Some years ago, when I worked at the Hospital of Pediatric Specialties in Maracaibo, I did a project that would update routing for our multi-link internet connection when there was a DHCP event. I decided to redo the whole thing using a simpler approach plus I would release the code without asking for permission (as it's mine now) under Affero GPLv3.
So, you have read lartc's guide on 'Routing for multiple uplinks/providers' and it all makes sense (and does work). However, there's a catch for you: Instead of having static network configurations, your ISPs use DHCP to set your network connections and you don't intend to sit all day long waiting for DHCP event to happen to reconfigure the whole thing, do you? That's what I thought.
In order to solve the problem I just described I created dhcp-lb. It's a python script that, once configured and linked as a dhclient exit hook, can listen to dhcp events and reconfigure networking accordingly.
What I need
You need python, dhclient, iproute2 (that I think will come by default in almost every distro) and a multipath-enabled kernel (check for CONFIG_IP_ROUTE_MULTIPATH, I think).
How to get it?
Right now, the only way to get it is through bazaar from launchpad's branch I set for it. I have created a PPA, but I have to learn how to use it so be patient (maybe someone can help me in this journey). If you want it but don't want to use bazaar to get it, email me and I'll gladly send you a tgz with it.
Configuring it is fairly simple. You need to create a file called /etc/dhcp-lb with the configuration of each link involved in the multilink default route. Each line has the configuration of each link and it has four fields (so far):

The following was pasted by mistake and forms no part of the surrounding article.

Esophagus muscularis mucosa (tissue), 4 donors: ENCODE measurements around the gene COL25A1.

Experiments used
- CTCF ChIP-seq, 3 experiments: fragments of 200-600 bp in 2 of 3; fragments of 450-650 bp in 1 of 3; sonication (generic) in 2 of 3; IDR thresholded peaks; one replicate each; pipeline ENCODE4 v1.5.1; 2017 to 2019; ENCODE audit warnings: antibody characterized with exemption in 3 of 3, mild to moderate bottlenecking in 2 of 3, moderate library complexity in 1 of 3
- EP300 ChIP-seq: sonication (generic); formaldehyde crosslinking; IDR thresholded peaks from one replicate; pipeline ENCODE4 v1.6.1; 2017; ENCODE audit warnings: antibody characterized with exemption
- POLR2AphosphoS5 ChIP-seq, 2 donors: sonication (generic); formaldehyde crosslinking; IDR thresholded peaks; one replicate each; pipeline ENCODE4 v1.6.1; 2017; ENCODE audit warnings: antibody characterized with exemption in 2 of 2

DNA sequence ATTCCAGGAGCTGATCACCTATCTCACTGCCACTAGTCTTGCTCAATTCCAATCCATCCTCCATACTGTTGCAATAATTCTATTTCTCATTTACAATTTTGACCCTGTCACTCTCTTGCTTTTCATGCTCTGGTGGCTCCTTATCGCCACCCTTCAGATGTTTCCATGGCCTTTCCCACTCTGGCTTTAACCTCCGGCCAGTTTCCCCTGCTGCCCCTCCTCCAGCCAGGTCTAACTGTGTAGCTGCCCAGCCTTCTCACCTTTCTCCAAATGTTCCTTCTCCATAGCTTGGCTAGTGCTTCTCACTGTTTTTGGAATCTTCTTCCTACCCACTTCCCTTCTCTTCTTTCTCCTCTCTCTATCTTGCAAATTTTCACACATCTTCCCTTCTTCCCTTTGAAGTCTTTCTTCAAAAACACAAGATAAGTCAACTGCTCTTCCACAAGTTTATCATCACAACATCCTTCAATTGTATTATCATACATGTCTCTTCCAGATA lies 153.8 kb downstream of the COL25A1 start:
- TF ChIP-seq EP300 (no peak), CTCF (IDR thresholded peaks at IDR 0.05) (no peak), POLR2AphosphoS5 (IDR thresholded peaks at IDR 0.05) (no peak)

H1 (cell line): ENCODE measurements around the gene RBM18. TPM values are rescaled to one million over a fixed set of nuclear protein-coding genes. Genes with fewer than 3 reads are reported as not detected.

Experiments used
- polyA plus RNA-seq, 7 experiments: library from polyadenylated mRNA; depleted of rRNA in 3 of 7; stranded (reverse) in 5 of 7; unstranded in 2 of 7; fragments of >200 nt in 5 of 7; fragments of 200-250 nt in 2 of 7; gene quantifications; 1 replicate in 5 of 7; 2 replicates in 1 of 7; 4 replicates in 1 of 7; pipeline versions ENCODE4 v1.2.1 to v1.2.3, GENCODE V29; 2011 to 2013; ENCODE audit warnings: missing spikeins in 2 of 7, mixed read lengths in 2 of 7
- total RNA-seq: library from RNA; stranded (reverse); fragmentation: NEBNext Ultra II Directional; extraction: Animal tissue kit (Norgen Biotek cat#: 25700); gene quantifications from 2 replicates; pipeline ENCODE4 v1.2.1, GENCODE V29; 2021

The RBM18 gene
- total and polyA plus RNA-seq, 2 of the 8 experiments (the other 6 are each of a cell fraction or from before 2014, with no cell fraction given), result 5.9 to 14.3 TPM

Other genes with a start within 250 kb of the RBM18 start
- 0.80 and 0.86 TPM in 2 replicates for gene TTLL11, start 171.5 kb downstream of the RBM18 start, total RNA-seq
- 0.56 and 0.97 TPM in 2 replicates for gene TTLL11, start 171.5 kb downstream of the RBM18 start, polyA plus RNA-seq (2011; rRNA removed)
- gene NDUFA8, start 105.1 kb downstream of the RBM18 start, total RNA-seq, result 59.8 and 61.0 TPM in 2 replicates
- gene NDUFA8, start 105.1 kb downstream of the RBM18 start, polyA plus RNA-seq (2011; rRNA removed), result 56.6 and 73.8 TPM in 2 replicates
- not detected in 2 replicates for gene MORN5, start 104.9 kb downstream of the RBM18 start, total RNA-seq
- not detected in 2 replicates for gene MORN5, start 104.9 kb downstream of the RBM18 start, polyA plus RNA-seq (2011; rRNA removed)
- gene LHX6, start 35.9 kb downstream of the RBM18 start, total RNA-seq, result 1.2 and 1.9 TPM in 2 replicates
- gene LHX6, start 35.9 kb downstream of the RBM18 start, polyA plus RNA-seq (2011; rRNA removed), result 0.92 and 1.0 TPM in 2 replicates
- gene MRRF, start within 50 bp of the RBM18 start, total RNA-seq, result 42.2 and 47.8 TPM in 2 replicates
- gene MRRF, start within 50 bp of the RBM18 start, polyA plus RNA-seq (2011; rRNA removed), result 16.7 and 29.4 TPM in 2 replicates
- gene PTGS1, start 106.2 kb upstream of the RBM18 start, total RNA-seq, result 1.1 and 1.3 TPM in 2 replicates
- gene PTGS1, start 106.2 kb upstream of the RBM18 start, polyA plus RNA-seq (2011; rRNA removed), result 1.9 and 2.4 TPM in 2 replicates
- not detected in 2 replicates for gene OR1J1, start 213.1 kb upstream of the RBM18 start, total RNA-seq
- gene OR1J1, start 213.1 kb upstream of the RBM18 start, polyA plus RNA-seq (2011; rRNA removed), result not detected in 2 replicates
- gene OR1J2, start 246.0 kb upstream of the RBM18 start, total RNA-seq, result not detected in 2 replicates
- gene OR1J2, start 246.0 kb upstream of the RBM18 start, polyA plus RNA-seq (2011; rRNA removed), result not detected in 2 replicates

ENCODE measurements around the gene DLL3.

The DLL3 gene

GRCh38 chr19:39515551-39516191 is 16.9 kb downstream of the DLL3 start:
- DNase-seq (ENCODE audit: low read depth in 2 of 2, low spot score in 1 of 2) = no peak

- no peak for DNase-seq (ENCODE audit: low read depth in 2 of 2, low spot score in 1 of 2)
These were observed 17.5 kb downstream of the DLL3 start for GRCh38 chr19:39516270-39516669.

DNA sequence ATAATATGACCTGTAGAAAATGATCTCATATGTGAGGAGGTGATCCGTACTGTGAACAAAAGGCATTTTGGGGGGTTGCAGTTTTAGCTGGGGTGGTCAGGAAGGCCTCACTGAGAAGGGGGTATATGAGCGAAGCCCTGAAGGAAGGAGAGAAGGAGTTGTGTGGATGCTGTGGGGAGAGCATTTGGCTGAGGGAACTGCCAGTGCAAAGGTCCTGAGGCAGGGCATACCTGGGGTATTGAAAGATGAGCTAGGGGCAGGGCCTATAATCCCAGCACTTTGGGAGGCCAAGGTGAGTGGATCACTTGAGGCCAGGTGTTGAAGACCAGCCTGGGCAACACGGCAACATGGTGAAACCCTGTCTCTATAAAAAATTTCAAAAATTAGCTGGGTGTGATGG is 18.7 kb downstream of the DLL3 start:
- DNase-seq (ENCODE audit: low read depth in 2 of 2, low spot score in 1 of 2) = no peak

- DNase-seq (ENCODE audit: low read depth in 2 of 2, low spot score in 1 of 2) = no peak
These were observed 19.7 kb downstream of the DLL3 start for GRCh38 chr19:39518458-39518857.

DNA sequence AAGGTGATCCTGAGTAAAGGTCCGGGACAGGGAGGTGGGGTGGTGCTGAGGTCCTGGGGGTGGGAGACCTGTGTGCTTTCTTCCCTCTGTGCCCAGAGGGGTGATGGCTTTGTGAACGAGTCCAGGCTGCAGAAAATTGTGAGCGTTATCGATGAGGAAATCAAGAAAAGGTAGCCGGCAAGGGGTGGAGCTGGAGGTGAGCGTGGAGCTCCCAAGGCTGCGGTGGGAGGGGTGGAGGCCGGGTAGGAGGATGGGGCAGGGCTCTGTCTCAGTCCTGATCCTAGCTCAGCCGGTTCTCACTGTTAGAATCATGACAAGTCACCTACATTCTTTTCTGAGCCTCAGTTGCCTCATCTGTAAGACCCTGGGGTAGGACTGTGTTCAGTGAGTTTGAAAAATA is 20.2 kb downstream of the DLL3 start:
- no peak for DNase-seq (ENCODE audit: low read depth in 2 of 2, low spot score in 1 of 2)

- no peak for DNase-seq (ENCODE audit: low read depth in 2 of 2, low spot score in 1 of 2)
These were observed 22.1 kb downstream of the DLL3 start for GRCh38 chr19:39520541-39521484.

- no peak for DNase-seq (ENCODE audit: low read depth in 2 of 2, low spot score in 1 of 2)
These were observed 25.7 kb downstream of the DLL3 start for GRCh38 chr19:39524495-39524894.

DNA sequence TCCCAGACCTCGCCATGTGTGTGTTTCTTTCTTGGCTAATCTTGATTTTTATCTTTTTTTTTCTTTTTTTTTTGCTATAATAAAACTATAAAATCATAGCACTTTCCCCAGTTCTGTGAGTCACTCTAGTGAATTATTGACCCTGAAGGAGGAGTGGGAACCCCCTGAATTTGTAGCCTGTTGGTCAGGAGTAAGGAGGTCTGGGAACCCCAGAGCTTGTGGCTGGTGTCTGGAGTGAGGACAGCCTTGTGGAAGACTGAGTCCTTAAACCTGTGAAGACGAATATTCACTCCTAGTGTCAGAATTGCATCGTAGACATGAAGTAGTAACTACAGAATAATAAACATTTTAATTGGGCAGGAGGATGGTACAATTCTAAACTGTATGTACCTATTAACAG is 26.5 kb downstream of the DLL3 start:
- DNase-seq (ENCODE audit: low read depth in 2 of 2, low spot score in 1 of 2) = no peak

- Network Interface
- Routing Table for that interface
- Routing Table ID (numeric, less than 255... check /etc/iproute2/rt_tables)
- Weight (numeric, more than 0)
All 4 fields have to be separated by exactly a single white space at this time. One example /etc/dhcp-lb file would look like this:
# interface routing-table table-id weight
eth0 table-eth0 200 1
wlan0 table-wlan0 201 2
In this example I set wlan0 to have twice the routing weight of eth0 (for example, eth0 is 512 kbps and wlan0 is 1 mbps). Also, if the routing tables are not set in /etc/iproute2/rt_tables, dhcp-lb will take care to add them to that file, so no need to change rt_tables beforehand.
After you have done that, all you need to do is link /usr/bin/dhcp-lb into the exit hooks directory (/etc/dhcp3/dhclient-exit-hooks.d in my case) and you are done. Restart the network service and it should start working right away.
Keep in mind
dhcp-lb only configures routing with multiple uplinks and it doesn't correct any of the shortcomings that come along having multiple uplinks. It only reconfigures routing with dhcp events. What are the shortcomings? That would require a blog posting of its own, but this is the most noticeable (at least, to me):
- Balancing works beautifully for multiple short connections from your LAN. Few long connections? It won't look like it's balancing at all. It's because of the way routing works. The kernel doesn't make a routing decision for every packet that goes out of a box. Instead, it uses a routing cache to associate a target IP with the network interface it chose to use to get to it so it doesn't have to make a routing decision again... and the cache lasts for a few minutes (run this command: ip route show cache to take a look at the actual cache). After a while, it can decide to send packets to that same host through another network interface possibly breaking connections established to that host cause the other host will start receiving packets from a different address.
I hope this project helps you. However, this project is (as you can see from the logs) very young so expect it to have some problems (that I'll be working to solve). Have patches for it? Please, send them without hesitation. I'm open to suggestions and donations if you consider I deserve any.
I just released dhcp-lb 0.02 (sep 9th 2009). Check this post to learn more about it.